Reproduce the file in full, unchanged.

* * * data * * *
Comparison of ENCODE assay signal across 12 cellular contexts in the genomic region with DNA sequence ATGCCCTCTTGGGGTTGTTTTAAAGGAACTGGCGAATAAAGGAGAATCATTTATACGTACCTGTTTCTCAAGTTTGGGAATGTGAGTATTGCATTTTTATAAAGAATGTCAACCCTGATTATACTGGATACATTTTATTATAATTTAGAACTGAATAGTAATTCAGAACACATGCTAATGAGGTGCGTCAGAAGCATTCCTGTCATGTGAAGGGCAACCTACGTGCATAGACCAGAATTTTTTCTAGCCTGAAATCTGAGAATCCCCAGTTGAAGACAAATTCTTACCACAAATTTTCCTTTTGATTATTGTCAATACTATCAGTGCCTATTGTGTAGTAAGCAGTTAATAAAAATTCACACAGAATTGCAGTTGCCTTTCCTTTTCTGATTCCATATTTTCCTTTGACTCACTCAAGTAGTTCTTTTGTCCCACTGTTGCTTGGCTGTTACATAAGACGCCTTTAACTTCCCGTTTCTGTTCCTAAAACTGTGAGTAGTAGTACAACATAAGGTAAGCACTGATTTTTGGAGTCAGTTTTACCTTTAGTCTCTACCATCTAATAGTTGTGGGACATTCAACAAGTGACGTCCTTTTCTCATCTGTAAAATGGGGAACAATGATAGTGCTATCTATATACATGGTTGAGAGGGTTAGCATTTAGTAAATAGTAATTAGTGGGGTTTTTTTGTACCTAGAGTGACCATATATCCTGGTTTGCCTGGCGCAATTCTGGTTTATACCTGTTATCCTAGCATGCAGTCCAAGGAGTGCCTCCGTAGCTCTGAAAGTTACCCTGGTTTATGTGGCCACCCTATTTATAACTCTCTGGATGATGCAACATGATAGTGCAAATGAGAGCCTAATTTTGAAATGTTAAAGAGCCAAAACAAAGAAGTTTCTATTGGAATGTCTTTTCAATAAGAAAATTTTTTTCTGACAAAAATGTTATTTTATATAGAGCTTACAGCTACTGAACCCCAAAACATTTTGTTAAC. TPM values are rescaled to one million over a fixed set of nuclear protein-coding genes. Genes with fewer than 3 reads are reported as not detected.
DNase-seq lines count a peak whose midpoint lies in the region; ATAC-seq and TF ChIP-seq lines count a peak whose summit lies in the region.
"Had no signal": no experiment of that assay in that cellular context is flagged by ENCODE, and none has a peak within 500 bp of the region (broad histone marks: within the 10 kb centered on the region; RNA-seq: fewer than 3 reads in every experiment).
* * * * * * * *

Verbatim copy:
Comparison of ENCODE assay signal across 12 cellular contexts in the genomic region with DNA sequence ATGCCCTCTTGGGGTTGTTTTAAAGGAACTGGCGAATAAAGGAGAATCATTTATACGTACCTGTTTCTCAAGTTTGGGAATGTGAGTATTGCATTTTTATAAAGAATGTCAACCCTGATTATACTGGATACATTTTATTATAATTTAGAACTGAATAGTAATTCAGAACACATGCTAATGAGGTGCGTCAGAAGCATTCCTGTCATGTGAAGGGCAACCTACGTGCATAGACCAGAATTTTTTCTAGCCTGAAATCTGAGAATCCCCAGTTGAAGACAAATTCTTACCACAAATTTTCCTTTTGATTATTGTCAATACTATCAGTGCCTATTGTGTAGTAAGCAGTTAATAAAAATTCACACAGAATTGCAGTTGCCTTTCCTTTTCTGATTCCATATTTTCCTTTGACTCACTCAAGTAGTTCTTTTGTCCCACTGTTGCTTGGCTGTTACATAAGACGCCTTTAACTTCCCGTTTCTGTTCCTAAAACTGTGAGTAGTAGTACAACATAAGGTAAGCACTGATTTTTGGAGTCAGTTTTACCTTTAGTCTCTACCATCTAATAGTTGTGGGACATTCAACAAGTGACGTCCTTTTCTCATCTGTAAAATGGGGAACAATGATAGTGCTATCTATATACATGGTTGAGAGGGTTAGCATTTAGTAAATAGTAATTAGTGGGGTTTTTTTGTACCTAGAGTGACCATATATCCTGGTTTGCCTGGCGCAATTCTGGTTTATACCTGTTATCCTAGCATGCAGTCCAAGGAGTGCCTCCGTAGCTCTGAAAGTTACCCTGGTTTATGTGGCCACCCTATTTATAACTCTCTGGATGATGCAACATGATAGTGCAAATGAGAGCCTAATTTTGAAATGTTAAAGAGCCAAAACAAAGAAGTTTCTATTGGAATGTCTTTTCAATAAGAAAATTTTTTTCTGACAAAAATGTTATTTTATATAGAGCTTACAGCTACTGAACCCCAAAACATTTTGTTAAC. TPM values are rescaled to one million over a fixed set of nuclear protein-coding genes. Genes with fewer than 3 reads are reported as not detected.
DNase-seq lines count a peak whose midpoint lies in the region; ATAC-seq and TF ChIP-seq lines count a peak whose summit lies in the region.
"Had no signal": no experiment of that assay in that cellular context is flagged by ENCODE, and none has a peak within 500 bp of the region (broad histone marks: within the 10 kb centered on the region; RNA-seq: fewer than 3 reads in every experiment).